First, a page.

Setting Up Your Studio
It seems that everyone has their own take on how to do model photography. While pictures in magazine can vary greatly in tone and style, there are some standard techniques that all photographers use when taking pictures of models. With adequate practice, you can also take model photograph, but you do need the right equipment.
Before you can start taking model photography, you need to invest in a studio setup. This means a good camera on a tripod, external lighting and different backgrounds. While some model photography takes place outside, most of it is done in a studio. This allows you to control the settings to create different picture moods using different lighting settings.
Generally, model photography is not actually about the model. It’s about the clothes, hair, makeup, etc., or what the person paying for the shoot wants to sell. What you focus on depends on what the client needs.
For example, if you are taking pictures for a hair ad, then you probably can completely forget about what the model is wearing. So, the
first step to taking model photographs is understanding what your client wants. Talk to your client long before you start setting up shoot so that you can get a feel for what you need and the mood of the shoot.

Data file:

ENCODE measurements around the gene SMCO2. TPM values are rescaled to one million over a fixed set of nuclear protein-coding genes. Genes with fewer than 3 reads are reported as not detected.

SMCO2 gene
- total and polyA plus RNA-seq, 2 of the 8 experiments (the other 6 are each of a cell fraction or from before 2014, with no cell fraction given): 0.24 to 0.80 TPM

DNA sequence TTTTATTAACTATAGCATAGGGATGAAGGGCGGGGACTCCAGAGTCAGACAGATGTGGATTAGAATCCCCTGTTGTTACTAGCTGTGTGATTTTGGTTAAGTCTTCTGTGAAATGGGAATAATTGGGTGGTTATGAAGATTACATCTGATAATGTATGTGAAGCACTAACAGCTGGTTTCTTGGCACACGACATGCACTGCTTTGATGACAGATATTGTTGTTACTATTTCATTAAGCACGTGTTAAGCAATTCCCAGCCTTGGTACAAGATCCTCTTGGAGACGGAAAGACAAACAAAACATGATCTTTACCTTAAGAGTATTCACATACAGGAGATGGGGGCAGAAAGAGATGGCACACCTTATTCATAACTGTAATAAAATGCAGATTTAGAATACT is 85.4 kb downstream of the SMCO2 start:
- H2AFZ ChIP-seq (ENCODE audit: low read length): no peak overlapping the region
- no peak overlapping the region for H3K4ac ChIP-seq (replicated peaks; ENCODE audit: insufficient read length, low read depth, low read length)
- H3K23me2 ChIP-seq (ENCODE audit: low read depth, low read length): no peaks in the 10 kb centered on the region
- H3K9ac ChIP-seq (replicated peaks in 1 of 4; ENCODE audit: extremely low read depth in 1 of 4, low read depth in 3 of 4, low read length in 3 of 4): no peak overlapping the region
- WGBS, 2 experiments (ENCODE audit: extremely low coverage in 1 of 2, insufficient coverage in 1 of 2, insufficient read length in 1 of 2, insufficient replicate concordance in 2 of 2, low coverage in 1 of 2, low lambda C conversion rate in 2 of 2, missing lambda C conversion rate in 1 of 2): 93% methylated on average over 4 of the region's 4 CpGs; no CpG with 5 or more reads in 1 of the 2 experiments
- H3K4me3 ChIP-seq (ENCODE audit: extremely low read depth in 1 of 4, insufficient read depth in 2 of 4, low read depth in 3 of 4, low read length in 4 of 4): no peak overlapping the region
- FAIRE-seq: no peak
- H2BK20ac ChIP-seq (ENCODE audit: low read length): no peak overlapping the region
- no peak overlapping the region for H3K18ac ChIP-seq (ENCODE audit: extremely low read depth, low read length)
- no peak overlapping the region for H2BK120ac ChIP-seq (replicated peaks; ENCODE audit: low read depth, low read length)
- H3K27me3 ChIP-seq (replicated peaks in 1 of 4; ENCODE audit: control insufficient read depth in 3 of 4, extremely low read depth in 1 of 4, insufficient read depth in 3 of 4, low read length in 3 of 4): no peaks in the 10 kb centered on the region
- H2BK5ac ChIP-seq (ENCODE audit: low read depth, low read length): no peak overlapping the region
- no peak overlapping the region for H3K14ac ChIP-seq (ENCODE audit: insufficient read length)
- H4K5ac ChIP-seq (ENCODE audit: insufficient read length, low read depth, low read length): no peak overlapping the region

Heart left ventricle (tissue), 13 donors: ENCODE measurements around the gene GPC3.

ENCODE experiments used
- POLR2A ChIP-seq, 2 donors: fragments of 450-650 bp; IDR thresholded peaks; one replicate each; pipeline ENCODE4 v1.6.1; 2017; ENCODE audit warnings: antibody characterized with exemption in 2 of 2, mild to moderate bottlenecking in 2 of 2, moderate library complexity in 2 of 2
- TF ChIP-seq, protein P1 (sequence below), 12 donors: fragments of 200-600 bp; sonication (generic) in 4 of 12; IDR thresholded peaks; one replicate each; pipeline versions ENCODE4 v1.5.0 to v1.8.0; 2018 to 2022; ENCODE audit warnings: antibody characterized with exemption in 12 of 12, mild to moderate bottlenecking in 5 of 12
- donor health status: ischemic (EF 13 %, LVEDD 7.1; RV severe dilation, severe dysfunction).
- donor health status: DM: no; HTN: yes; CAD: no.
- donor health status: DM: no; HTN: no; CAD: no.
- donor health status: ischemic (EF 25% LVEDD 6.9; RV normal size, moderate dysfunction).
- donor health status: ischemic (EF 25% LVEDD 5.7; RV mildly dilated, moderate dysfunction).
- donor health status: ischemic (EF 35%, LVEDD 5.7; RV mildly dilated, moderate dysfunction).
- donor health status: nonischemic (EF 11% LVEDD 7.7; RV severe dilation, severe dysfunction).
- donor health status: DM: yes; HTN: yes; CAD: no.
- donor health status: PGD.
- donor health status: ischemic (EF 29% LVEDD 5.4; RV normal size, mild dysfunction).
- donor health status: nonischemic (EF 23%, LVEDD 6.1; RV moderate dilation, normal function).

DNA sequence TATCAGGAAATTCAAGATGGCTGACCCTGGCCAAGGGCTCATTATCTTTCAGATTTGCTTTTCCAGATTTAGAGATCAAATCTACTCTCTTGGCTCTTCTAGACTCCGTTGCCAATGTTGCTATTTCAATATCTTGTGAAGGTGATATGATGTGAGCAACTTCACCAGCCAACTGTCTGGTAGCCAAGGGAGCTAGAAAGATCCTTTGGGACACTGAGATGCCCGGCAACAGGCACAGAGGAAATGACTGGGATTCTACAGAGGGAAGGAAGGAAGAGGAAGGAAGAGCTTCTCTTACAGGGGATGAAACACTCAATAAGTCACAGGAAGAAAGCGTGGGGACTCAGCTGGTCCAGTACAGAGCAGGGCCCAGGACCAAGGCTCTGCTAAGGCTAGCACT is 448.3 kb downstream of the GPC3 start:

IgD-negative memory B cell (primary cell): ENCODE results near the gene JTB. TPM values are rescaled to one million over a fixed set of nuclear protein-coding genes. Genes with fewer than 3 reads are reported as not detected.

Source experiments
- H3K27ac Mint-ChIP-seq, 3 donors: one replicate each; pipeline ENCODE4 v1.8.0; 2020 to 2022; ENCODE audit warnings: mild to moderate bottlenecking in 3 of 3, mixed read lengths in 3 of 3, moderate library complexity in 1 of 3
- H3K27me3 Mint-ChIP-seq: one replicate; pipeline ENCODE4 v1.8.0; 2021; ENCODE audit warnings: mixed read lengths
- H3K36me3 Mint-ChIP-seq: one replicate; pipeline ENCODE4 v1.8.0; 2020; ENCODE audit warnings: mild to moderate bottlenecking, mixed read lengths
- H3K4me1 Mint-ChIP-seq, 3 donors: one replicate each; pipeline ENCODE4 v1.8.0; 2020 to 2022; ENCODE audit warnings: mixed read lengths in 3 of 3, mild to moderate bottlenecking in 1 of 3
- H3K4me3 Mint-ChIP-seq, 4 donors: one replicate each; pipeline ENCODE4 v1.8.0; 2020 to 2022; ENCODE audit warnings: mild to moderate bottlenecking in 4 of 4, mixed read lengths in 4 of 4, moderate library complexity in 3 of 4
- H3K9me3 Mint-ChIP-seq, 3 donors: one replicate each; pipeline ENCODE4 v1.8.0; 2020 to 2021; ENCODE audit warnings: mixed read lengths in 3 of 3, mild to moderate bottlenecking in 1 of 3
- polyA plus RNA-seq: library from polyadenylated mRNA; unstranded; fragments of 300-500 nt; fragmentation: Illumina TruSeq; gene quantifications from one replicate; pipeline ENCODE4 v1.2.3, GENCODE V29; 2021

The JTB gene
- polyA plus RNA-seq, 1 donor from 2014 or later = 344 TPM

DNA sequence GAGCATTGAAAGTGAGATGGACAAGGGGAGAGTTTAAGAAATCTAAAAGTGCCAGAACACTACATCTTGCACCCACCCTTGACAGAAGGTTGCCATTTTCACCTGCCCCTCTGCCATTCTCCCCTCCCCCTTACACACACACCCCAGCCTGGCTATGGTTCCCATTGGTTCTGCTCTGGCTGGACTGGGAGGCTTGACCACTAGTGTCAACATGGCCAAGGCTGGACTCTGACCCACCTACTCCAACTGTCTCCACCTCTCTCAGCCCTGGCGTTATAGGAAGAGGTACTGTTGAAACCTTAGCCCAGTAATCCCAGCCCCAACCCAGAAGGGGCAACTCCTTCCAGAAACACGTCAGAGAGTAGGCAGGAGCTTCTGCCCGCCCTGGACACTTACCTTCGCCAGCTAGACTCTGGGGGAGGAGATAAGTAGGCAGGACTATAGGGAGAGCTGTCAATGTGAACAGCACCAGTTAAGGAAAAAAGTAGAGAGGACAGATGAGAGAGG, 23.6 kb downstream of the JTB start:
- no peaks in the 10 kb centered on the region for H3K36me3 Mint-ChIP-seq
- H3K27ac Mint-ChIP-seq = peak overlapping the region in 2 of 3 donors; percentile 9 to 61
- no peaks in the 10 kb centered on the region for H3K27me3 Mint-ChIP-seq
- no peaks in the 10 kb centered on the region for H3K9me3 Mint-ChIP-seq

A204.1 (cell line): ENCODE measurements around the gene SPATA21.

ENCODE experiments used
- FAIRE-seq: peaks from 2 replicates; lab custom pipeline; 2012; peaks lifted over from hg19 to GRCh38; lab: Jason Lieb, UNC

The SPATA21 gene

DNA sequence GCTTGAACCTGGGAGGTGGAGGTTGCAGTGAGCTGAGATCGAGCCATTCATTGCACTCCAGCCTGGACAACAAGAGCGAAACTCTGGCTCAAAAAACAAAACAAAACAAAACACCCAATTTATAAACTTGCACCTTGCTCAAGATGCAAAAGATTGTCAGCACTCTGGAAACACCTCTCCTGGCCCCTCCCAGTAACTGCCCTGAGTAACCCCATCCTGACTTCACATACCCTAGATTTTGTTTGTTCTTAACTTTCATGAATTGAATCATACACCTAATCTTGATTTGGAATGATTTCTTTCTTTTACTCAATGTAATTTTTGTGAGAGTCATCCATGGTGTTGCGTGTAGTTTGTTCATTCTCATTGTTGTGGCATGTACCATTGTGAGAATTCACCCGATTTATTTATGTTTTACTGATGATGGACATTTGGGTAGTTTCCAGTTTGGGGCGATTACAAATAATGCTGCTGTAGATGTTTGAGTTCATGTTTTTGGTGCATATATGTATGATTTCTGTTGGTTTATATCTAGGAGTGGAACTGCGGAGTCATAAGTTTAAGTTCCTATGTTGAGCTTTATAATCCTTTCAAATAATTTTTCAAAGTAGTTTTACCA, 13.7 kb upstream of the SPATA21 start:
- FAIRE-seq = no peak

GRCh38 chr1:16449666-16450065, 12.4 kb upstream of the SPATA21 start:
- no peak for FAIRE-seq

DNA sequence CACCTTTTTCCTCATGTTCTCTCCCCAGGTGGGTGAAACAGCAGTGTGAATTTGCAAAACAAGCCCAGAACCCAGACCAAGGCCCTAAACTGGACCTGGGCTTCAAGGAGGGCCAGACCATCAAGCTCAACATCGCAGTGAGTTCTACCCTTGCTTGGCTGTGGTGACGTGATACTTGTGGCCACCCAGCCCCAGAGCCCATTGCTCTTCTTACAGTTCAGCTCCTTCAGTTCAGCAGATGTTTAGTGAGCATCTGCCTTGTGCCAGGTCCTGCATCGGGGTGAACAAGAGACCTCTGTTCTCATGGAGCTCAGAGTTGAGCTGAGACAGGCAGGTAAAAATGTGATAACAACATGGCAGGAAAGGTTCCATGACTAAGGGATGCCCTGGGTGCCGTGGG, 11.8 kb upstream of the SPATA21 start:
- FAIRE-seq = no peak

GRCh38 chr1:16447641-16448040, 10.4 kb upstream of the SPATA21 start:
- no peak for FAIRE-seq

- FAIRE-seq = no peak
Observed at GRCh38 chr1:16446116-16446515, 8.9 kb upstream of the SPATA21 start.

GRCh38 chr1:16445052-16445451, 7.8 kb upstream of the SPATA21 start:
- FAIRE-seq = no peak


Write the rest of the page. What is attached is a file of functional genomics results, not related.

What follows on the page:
The mood is created a variety of ways. Makeup and costumes help with this effect, but so do poses. For pinup type photos, you want to capture nearly the full length of your model. Position the model so that they are to either the left or right side of the shot, and only take a picture of about half of the model. The background for this type of shot can be solid. But, this also works well as an outdoor picture with a mountain, lake or waterfall filling in the rest of the shot.
If you need a sexy shot, imitate animals. Have your model slink around like a cat. Frog-like poses also work well, with the models hands and feet on the floor. You can have her either looking up or down. If it’s a hair ad, then looking down works well with the focal point her hair.
For clothing shots, head shots become less important. Instead, fill up the camera frame with the clothes. One interesting shot is having your model face to either the left or right, and only capture about half of her face. You can even have her with her hands on her hips to create a haughty or superior look. Then, fill up the rest of the frame with just the clothes.
Add extra lighting to the clothes, and leave the face in shadows. This will create a good contrast of light and dark, and brings the focus onto the clothing.
Unlike the other two types of shots, makeup photographs require that you only focus on the face. Fill the frame with the face, and enhance the makeup if necessary to ensure that it shows up on camera. Use both fill flash and reflectors to remove any harsh shadows from the face.
Try different shots with the face at different angles. Take some shots with the flash and some without, and then see which ones look the best. Frame out the shot with exterior objects for a more dramatic effect.